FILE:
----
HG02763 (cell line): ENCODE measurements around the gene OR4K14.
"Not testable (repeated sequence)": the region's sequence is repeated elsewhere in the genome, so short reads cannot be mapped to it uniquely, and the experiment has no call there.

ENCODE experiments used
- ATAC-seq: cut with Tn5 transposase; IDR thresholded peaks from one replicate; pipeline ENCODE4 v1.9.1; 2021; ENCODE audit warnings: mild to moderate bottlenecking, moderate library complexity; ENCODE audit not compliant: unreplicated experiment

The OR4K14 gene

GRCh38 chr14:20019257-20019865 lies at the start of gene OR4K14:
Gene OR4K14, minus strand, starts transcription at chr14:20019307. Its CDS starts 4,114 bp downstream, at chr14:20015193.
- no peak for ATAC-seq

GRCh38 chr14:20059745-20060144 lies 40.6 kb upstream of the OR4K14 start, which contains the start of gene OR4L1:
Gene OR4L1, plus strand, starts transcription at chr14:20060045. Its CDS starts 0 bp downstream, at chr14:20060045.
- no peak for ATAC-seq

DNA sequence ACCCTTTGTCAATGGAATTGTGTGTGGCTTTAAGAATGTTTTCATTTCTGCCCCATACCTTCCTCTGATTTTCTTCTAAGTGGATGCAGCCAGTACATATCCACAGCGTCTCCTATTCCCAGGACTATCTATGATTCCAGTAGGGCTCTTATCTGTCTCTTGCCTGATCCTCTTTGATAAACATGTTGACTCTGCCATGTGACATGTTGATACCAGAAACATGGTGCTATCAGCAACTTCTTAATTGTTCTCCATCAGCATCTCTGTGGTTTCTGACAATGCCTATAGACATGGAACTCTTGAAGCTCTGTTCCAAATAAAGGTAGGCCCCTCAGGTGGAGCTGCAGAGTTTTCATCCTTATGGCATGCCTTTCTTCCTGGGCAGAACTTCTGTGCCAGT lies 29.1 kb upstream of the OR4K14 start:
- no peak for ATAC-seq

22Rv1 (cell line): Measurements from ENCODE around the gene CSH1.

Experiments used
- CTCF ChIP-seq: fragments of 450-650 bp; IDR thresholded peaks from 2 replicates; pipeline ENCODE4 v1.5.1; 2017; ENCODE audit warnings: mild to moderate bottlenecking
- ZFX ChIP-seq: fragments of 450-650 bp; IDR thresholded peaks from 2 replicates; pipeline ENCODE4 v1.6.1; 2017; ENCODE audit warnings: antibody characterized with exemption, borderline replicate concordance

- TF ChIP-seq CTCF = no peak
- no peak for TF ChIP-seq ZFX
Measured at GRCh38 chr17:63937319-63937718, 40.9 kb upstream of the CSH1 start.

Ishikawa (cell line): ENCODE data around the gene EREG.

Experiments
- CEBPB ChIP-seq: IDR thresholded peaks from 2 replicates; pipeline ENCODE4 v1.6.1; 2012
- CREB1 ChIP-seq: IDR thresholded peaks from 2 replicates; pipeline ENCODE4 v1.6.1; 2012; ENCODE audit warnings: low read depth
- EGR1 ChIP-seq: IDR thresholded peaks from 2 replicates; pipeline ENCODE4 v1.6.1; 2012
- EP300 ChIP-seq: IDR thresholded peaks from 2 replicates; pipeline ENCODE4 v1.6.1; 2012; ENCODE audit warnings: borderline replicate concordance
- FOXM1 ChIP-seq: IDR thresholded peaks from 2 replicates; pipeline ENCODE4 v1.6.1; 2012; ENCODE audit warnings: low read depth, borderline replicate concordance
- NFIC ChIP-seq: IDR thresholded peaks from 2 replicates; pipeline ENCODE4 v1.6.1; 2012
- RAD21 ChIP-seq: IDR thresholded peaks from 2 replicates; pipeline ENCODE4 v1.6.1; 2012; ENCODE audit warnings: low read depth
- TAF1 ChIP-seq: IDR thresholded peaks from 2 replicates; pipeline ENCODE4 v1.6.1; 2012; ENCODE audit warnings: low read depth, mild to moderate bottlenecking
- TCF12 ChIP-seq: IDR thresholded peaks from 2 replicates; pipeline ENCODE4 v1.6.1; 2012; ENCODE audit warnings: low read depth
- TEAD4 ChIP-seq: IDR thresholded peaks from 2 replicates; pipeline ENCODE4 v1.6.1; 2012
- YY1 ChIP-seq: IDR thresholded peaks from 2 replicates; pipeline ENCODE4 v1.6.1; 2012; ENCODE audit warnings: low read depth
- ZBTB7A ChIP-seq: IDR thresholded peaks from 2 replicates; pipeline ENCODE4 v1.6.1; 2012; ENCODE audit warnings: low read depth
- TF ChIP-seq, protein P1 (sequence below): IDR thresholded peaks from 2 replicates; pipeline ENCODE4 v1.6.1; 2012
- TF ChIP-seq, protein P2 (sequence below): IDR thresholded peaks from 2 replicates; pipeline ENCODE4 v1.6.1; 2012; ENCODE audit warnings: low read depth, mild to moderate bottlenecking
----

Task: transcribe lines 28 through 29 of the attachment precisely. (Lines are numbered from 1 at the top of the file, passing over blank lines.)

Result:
- NFIC ChIP-seq: IDR thresholded peaks from 2 replicates; pipeline ENCODE4 v1.6.1; 2012
- RAD21 ChIP-seq: IDR thresholded peaks from 2 replicates; pipeline ENCODE4 v1.6.1; 2012; ENCODE audit warnings: low read depth